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7 CHURCH OF AGIOS ZACHARIAS, ELEUSIS 86 Nikolaidou str., Eleusis Access From Athens: Buses 865, A 16, B16 (terminus Koumoundourou square) From Egaleo metro station (line 3): Bus X63 From Piraeus: Buses 845, 871

The church of Agios Zacharias is a declared historical monument of the PostByzantine period. It lies within the archaeological site of the ruins of an Early Christian basilica, protected by the provisions of Ν. 3028/2002. The church is built over the eastern part of the central aisle of the Early Christian (5th c.) basilica of the same name. Its masonry consisted of unworked stones (rubble) and plaster, and of reused carved stone from older churches. The main body of the basilica was divided into three aisles by colonnades consisting of five columns (only two from the left colonnade are preserved). The side aisles were abnormally wide (4.20 m versus 5.70 m for the central aisle). The stylobates were built, and have in places preserved large marble slabs of ancient material. The column bases – also large – and probably the shafts of the columns were taken from ancient monuments in Eleusis. The columns in all probability carried straight marble architraves rather than arches, as we understand from the fact they were set close together as well as from the dimensions of the piers (in which the colonnades conclude), which are narrower than the stylobates, and finally, from the large marble beams found during excavation. There is no evidence concerning the arrangement of the Bema, and its traces (if any still exist) are covered by the church of Agios Zacharias. The two narthexes communicated (with the outside) only through side doors, which, however, appear to have been set higher than the preserved height(s) of the foundations. The exonarthex was separated by walls into three apartments; that on the north had two brick tombs. However, these walls probably belong to a later phase, as their inferior masonry shows. The annex west of the exonarthex must also be a later construction. North of the narthex there was an attached baptistery which recalls corresponding baptisteries of Asia Minor, i.e. a square surrounded by a corridor, with a built cruciform baptismal font in its center, covered by a marble revetment. Two smaller oblong apartments, a changing room and a photisterion, were attached at the east in the baptistery courtyard. In the latter, a marble seat of ancient form, resting on lion’s feet, is preserved in situ. Roman sculptures are visible in the church grounds. As regards the basilica’s dating, on the basis of the use of a straight architrave and the decoration of a massive preserved closure slab with a cross inside a circle and the letters A-Ω on either side, it probably is to be dated to the 5th c. AD. Text: St. Vandorou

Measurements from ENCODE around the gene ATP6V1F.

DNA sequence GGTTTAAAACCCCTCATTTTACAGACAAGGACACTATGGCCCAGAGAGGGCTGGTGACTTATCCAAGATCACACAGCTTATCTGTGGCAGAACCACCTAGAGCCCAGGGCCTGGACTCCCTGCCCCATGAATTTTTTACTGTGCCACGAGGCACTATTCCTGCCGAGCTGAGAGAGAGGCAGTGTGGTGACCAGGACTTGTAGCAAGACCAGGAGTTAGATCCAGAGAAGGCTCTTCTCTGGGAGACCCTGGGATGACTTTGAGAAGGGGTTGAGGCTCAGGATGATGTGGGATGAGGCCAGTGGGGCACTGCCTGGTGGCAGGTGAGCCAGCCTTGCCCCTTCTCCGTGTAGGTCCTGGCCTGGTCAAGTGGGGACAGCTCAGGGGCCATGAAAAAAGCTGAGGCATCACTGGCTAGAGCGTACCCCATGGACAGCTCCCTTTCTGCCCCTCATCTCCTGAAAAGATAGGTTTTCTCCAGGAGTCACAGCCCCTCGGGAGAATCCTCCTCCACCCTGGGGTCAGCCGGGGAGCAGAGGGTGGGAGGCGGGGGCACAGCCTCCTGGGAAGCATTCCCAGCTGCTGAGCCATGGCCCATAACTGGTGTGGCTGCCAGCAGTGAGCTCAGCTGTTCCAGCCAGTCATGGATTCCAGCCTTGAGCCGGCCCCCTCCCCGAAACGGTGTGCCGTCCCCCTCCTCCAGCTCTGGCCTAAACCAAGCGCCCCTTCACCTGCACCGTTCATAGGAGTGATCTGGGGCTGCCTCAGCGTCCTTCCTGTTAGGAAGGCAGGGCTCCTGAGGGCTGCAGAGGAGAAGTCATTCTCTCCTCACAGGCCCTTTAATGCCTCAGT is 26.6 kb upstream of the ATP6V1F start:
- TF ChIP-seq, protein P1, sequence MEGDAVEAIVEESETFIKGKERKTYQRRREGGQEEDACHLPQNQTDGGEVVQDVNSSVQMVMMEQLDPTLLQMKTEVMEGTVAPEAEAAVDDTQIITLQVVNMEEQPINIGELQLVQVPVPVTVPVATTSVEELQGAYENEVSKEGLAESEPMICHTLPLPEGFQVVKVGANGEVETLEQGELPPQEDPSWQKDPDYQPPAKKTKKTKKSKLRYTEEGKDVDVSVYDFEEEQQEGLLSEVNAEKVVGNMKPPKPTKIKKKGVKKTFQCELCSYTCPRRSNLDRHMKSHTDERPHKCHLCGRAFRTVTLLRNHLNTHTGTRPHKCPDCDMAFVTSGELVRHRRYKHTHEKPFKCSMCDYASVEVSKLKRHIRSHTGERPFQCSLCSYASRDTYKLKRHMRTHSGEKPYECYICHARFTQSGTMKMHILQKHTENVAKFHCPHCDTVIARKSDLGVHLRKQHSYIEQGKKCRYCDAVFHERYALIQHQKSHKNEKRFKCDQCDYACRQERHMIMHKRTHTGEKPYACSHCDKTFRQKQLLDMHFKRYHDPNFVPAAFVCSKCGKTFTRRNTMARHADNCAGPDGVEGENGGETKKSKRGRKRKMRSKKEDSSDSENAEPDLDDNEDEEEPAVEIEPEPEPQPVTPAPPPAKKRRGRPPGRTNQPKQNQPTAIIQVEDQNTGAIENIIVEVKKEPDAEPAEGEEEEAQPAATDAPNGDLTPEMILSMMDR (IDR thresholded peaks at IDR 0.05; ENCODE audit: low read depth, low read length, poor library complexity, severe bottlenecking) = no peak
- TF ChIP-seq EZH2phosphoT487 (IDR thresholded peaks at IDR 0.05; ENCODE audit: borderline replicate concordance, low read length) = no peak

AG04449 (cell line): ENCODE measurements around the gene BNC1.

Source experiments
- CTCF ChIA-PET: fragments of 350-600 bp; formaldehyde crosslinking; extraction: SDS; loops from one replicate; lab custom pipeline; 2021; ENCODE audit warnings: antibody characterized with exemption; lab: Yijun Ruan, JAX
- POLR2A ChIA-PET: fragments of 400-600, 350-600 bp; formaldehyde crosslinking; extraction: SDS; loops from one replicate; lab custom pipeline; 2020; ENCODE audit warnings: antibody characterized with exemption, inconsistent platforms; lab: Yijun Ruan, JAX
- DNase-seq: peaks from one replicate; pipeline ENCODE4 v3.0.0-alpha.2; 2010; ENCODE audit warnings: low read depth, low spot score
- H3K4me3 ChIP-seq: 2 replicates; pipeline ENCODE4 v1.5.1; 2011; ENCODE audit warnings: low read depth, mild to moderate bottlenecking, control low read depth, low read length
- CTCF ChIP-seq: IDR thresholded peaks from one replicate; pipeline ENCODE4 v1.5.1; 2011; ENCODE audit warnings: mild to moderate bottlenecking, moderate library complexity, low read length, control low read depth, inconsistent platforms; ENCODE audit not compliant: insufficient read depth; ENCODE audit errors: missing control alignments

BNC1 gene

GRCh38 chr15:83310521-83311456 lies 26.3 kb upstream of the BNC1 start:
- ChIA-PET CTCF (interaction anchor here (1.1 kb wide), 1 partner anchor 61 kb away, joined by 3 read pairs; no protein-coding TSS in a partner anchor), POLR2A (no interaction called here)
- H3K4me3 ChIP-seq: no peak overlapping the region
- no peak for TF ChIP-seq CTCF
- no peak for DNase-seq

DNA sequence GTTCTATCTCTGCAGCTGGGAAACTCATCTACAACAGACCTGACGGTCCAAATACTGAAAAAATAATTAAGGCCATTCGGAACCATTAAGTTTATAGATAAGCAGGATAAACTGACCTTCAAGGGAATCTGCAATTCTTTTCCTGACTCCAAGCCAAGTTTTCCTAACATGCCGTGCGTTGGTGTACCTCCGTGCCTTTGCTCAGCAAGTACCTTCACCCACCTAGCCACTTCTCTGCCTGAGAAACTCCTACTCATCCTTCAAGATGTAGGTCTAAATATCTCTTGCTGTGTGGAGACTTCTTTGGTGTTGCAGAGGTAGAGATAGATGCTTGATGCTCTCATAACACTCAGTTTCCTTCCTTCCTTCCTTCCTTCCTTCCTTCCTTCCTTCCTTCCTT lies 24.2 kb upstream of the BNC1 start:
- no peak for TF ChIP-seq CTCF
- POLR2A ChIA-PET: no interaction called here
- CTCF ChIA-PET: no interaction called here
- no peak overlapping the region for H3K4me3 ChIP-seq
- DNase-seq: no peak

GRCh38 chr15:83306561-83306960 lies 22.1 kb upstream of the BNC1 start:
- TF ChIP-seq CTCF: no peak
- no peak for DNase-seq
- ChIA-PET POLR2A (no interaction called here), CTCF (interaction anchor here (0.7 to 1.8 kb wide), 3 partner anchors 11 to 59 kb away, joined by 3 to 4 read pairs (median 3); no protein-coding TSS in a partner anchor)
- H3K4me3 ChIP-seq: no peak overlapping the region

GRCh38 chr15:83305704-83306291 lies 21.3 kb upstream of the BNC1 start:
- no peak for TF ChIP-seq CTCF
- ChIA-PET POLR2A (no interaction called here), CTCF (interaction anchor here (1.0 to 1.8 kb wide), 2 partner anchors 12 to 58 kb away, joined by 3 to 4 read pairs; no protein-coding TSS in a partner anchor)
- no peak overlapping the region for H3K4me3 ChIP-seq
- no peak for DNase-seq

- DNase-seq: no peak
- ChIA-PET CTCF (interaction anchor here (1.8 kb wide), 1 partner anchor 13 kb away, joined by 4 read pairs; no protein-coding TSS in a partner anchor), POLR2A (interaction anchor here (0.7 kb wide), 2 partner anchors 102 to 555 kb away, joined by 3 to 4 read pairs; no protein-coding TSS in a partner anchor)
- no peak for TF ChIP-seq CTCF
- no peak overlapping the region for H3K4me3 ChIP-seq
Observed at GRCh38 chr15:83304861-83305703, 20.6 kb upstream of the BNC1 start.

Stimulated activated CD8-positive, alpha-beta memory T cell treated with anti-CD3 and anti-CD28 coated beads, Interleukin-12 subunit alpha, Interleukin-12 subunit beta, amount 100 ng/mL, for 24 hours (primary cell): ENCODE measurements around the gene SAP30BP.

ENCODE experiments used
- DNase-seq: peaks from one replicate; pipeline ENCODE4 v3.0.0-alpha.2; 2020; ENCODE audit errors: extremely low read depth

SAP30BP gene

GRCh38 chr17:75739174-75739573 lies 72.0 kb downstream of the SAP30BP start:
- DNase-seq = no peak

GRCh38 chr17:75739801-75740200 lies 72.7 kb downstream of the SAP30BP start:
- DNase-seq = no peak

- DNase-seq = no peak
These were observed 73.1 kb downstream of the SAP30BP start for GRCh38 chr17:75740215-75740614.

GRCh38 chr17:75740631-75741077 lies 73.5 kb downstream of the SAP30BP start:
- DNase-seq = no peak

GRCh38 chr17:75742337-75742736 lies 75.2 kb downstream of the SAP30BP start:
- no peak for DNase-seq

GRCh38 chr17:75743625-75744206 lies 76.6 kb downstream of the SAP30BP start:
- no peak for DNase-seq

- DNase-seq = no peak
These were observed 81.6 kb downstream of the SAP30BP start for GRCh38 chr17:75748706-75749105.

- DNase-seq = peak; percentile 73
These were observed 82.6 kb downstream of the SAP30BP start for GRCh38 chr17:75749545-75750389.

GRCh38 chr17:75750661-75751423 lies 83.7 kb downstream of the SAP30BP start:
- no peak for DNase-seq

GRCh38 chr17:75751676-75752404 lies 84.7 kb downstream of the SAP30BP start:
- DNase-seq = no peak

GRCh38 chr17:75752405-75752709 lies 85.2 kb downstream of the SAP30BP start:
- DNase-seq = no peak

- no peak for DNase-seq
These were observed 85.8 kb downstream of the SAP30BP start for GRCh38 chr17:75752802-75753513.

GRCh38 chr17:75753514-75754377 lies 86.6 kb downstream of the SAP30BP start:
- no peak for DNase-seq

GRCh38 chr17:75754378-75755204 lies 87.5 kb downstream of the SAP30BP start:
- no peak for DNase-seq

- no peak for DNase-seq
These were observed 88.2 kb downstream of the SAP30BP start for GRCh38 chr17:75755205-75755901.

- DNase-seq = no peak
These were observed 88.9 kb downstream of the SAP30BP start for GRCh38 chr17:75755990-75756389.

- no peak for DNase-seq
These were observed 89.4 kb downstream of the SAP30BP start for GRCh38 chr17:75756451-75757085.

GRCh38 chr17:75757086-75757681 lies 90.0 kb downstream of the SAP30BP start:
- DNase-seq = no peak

Navigating the Roots of Art and Culture - Part 3  
Navigating the Roots of Art and Culture - Part 3